Your meeting is quickly approaching and you want to ensure your general session presentations won’t be yawn-inducing, generic PowerPoints or Keynote slideshows, but rather aim to truly captivate your audience and move them to action. So how can you help your speakers enhance their slides and deliver professional, polished presentations that get your audience not just engaged, but inspired?
Here is a (noncomprehensive) list of 11 tips to enhance a PowerPoint or Keynote slideshow. Pass these along to your speakers, and let us know what you think in the comments section below.
Tip #1—Adjust font size according to your venue.
Your font needs to be big enough for your audience to read, but “big enough” varies greatly by venue. The size of your type will depend on the size of the screen and its distance from the furthest seats in your audience. Keep these factors in mind, and remember—just because you can read it well on your laptop, it does not mean an audience member at the back of the room can.
Tip #2—Use slides as a guide, not a teleprompter.
Don't read the slides verbatim, but use them as a point of departure. Include a photo or a quick sentence or two to introduce your points, then expand upon the ideas while communicating with your audience directly. Let the AV crew take you to camera so your facial expressions and other nuances are seen, even by folks in the back row. It doesn’t take long to get the gist of a slide, so move on from it sooner rather than later.
Tip #3—Don’t be afraid to include a lot of images.
Many people give the well-intended advice to avoid clutter in your presentation by reducing your number of images and sticking to a maximum of one per slide. Go ahead and break this rule. Sets of images can leave a strong impact on your audience and help you communicate your story. You can incorporate numerous images in a photo montage, for example, to great effect. Just keep the size and placement of your images in mind when working out your design.
Tip #4—Don’t be afraid to include animations, either.
Animations, when used properly, can be a very positive addition to a slide. This is especially true for charts and graphs, which are eye-killers when static.
Tip #5—Design for widescreen format (16:9 aspect ratio)
Previously, standard slideshow dimensions were 4:3, now the 16:9 format is what your venue should have. With 16x9 format, you can potentially see 25 percent more of the picture. Not only do you see more of the screen with a 16x9 picture, but the wider format is more pleasing to the eye, as it approximates the natural field of vision. If you create your presentation in 4:3, there will be dark borders on each side when it’s projected on the widescreen, something easy to avoid if you design in 16:9 widescreen format.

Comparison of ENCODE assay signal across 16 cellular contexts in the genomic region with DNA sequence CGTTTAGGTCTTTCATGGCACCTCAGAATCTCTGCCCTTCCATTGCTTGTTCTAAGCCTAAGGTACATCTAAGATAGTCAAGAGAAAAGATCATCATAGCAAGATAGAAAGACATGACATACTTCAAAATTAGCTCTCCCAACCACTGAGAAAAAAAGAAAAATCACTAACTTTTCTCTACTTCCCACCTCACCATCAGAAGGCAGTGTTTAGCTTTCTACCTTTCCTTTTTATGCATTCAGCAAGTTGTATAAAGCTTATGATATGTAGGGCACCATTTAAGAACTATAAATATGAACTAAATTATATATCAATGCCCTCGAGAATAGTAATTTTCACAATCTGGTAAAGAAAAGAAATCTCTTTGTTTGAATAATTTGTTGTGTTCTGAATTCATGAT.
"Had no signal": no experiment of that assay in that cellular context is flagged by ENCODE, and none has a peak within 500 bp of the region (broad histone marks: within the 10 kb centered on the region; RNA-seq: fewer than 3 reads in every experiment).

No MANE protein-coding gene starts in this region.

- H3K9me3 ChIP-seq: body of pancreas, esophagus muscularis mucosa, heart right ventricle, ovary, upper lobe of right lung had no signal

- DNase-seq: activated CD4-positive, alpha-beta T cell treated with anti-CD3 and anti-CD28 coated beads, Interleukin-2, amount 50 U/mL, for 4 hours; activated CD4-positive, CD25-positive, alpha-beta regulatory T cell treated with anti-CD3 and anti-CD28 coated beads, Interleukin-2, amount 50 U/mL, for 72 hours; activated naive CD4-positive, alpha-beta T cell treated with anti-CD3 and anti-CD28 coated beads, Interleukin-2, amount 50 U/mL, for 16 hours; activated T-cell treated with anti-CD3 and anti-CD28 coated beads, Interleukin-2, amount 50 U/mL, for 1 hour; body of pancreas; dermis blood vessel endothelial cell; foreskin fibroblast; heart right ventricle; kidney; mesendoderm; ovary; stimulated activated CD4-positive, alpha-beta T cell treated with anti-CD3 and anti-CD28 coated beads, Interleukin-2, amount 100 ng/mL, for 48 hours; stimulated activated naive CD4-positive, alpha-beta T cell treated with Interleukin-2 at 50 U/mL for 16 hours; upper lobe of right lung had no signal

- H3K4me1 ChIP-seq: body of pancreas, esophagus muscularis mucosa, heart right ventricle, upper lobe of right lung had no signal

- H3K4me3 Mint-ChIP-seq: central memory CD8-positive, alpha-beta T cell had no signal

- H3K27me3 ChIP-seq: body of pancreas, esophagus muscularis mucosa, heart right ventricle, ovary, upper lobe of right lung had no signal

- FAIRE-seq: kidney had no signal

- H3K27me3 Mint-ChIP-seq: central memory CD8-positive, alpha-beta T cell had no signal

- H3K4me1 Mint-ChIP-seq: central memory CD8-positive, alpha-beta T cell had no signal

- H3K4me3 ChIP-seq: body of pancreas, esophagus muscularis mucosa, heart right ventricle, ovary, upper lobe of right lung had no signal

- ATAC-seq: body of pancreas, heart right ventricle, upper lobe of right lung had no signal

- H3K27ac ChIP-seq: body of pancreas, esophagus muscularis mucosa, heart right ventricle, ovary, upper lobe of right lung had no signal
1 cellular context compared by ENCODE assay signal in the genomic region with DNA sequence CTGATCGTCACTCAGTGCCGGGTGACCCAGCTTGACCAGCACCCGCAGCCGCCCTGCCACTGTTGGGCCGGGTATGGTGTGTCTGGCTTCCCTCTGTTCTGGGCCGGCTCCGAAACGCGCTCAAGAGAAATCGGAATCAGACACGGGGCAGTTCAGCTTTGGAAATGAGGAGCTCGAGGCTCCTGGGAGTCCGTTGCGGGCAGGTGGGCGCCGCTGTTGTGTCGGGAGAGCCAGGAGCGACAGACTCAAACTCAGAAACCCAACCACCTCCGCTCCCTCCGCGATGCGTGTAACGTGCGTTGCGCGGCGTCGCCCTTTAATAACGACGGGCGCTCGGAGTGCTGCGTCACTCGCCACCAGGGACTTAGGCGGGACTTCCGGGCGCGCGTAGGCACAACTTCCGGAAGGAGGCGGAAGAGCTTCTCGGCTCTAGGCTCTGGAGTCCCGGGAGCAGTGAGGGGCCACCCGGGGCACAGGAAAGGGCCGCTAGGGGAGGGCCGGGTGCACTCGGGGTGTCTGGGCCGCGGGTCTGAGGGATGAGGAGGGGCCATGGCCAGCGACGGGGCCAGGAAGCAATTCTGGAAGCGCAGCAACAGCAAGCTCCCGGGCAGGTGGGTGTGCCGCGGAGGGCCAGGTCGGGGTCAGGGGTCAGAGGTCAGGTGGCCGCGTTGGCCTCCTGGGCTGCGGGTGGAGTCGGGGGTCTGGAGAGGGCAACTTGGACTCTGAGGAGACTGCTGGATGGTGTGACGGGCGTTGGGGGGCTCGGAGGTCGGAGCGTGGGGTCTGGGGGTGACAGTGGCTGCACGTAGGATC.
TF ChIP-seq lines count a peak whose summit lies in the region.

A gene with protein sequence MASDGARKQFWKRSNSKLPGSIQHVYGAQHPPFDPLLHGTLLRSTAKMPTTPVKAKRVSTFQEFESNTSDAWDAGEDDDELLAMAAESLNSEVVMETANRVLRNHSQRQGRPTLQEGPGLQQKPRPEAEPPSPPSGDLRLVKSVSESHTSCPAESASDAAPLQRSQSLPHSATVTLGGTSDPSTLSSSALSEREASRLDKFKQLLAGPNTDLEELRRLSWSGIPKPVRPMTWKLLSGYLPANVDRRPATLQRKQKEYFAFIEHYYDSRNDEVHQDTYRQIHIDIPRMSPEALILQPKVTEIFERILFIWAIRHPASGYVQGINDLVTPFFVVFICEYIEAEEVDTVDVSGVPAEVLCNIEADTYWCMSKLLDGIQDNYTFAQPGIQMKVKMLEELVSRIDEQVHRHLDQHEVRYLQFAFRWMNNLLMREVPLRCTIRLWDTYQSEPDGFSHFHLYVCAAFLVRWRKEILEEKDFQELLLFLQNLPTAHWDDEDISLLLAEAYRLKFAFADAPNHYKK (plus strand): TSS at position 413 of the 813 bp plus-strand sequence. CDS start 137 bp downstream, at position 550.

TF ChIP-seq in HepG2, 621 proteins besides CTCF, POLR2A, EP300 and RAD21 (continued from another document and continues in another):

Tip #6—Stay away from the edges.
Projectors can often overshoot a screen, cutting off your information. Make sure to leave plenty of space around the edges of the slide to ensure that your text and images are given the uninterrupted spotlight they deserve.
Tip #7—Remove page numbers, notes, etc.
Remove those ugly and useless page numbers, your name, and references to the title of the deck from the bottom of your slides. No one can read them, anyway, and leaving them out will not decrease the impact of your overall message.
Tip #8—Avoid an all-white background.
An all-white background is hard on the eyes in a darkened environment, and adds a bright light source (the screens), which lessens the impact of your theatrical stage lighting.
Tip #9—Insert black slides for transitions.
If the screens will be switching from slideshow to camera during your presentation, consider inserting black slides for the spots in your presentation when you want to tell the crew that it’s time to go back to camera. See my earlier MeetingsNet blog post for more details on how that’s done.
Tip #10—Avoid standard PowerPoint templates.
Ditch the standard PowerPoint templates; they're boring and overused. Develop your own format, and if you're representing your company, association, or organization, keep color and fonts consistent with your branding.
Tip #11—Visualize your data.
Got data? Visualize it in charts and graphs to tell a story that’s easy for the audience to understand at a quick glance. As we mentioned in Tip #3, don’t leave them static on the screen. It’s also worth noting that charts and graphs are classic locations for fonts that are way too small. Tiny dates or data points along the X and Y axes of a chart can be utterly impossible to read by the audience, so be careful.
To quickly summarize—while not a comprehensive list, this set of 11 tips will get you well on your way to creating an impactful, engaging presentation for your audience. For more ways to move your audiences to action, check out my earlier blog post on 5 No-Cost Ways to Energize Your General Sessions or Josh Golden’s 5 Tips for Scripting a Captivating Event.
Scott Babcock is the director of event production at PCI, a marketing agency that specializes in audience engagement through strategy, video, event production, digital services, and design. Scott coordinates and oversees all audiovisual and multimedia technology for PCI’s major corporate and not-for-profit clients.